This breeds a fair amount of mutual frustration, and even yelling, on the part of game developers and the games press.
From the developers' perspective, the press are ignoring their game only to push out yet another morsel about some newly revealed feature of some upcoming AAA game, or write yet another article about an Indie darling that everyone else is writing about too.
From the writers' perspective, there is no way to fully engage with the flood of new games, much less with the flood of PR emails. And their primary duty is to the readers, who are more likely to care about that AAA game or Indie darling than some unknown thing plucked from the endless torrent of new releases. And too, there are plenty of writers who cover new games, smaller games, weird games - but there is so much now that their efforts can never be enough.
once upon a time I scanned the list of new Steam games for review pitches every day. that's pointless now.— Rowan Kaiser (@RowanKaiser) June 14, 2016
So I got to wondering - what would it be like to drink straight from the firehose? Twenty games a day is just about small enough to try out each of them for twenty minutes. And Steam has a refund policy after all, one that explicitly allows you to refund games if you don't like them, so it's not like buying every single game released in a day would be disastrous for my wallet.
Here's my proposed format: for one day, on Thursday, 23. June, I will buy and play every single game released on Steam that day. I will stream myself playing. I will play each game for twenty minutes, and at the end of that time, I will render one of two verdicts: "keep" or "refund".
"Keep" doesn't have to mean "good" - it just means that the game is fun or intriguing enough to me that I want to play it for longer.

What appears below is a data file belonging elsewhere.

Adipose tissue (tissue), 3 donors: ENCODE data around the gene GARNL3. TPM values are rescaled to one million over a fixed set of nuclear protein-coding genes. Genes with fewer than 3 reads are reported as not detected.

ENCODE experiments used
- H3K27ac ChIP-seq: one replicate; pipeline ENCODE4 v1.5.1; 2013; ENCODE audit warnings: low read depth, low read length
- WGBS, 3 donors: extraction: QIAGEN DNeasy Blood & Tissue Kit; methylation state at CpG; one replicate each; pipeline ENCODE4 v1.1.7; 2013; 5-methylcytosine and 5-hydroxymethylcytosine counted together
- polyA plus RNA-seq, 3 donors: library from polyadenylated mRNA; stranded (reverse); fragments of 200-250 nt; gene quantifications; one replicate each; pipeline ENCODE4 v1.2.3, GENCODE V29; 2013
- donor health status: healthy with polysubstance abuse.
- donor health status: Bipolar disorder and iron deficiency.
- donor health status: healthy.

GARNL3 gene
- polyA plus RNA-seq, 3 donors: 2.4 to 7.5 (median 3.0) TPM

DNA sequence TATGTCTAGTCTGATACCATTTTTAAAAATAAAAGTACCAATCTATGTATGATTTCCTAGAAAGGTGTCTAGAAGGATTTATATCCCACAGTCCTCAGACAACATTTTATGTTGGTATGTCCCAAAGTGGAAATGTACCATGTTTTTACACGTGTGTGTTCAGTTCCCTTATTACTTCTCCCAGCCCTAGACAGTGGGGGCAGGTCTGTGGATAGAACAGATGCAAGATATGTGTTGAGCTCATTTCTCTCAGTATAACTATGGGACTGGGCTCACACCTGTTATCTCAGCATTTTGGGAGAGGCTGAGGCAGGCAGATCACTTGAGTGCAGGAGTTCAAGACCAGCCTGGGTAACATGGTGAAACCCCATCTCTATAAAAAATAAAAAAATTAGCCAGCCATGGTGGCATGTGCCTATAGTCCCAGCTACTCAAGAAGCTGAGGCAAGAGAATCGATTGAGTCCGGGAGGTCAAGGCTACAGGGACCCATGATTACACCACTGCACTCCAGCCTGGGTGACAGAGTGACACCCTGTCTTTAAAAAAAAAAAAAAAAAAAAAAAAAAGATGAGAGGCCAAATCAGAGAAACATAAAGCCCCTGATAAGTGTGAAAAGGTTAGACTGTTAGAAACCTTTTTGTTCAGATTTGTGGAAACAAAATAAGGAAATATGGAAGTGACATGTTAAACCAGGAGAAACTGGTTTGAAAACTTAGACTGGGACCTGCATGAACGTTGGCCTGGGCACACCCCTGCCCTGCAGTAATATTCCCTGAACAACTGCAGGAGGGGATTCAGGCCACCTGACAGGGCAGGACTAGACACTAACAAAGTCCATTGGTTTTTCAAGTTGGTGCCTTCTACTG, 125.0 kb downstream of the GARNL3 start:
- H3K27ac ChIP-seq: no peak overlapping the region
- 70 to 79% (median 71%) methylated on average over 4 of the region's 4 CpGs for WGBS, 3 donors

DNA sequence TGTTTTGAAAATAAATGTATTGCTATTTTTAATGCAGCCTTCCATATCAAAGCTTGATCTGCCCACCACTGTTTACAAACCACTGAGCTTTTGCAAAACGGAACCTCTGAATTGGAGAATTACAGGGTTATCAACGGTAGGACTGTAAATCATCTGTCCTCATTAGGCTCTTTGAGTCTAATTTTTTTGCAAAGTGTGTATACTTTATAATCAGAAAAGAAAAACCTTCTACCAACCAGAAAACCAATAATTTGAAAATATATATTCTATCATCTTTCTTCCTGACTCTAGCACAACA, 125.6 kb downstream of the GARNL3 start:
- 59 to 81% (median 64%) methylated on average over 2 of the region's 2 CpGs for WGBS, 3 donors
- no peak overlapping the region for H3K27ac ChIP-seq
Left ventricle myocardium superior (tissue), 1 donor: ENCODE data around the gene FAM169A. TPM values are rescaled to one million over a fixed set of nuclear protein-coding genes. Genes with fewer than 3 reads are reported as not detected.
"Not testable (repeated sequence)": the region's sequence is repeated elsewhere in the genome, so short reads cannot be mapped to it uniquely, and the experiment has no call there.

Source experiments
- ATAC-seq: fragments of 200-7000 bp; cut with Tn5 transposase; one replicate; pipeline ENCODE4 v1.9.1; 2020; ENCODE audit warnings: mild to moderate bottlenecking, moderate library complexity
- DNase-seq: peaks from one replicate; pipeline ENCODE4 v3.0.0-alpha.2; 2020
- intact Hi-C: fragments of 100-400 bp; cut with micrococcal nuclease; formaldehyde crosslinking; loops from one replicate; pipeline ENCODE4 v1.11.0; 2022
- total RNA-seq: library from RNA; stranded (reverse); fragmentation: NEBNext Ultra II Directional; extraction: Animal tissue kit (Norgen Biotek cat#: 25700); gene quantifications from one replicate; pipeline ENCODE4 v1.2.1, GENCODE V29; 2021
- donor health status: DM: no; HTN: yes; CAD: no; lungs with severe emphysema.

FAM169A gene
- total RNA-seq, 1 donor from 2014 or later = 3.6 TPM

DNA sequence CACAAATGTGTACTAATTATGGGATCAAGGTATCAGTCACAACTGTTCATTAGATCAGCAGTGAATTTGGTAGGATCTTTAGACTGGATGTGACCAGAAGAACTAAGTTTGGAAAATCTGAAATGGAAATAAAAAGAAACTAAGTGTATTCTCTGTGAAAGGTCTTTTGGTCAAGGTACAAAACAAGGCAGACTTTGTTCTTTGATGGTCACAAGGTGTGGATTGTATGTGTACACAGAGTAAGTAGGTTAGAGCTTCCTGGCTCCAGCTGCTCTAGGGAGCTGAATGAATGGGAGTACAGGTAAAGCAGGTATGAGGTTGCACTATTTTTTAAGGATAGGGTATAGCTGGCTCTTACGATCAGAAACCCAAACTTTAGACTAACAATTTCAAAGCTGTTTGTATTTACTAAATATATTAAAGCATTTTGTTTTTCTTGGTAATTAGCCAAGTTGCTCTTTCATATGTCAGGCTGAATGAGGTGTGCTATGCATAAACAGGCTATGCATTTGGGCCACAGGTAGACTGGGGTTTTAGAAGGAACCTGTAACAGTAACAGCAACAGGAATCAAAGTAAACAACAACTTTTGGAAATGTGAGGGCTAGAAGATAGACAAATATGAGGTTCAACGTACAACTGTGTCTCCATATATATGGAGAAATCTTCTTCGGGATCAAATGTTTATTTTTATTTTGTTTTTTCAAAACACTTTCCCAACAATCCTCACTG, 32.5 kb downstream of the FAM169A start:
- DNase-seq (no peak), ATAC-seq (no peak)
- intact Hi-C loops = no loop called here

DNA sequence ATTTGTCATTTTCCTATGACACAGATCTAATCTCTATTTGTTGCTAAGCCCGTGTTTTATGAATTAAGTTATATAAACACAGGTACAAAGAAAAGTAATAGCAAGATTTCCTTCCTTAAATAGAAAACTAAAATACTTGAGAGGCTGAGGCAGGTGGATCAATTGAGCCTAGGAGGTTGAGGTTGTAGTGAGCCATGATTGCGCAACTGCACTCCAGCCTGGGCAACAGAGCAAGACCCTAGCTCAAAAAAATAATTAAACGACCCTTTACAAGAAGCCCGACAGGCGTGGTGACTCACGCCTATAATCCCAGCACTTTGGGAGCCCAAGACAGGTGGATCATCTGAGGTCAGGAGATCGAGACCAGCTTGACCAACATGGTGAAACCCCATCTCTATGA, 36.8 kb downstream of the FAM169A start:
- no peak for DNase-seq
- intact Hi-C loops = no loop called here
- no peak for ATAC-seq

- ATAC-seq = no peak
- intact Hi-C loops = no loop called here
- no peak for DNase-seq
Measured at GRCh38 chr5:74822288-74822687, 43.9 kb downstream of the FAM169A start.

"Refund" doesn't have to mean "bad" - it means I personally don't enjoy the game enough that I want to keep playing it.
The idea is to give each and every single game the same level of attention - whether it's an AAA blockbuster with 500 man-years behind it or a small weird thing that somehow slipped through Greenlight when no one was looking. And I will do my best to actually play the game for twenty minutes, even if I'm quite convinced I'll hate it. (The exception is if my computer can't run the game - there's nothing I can do there.)
This is of course not something that would be possible for anyone to do every single day without melting from exhaustion. And in practice, this isn't even all PC games released in a day, just the ones conveniently available on Steam.
So if you think this is an interesting experiment, tune in to Twitch on Thursday 23. June. I will start at 08:00 GMT, and if things go as planned, expect to be done about 12 hours later. I might of course develop hideous exhaustion, hoarseness, or RSI, in which case I will pause the process for the sake of my own health and continue on the next day. But trying to cover every single game as fast as they come out is part of the experiment, so I will aim to do that.
Let's see what happens.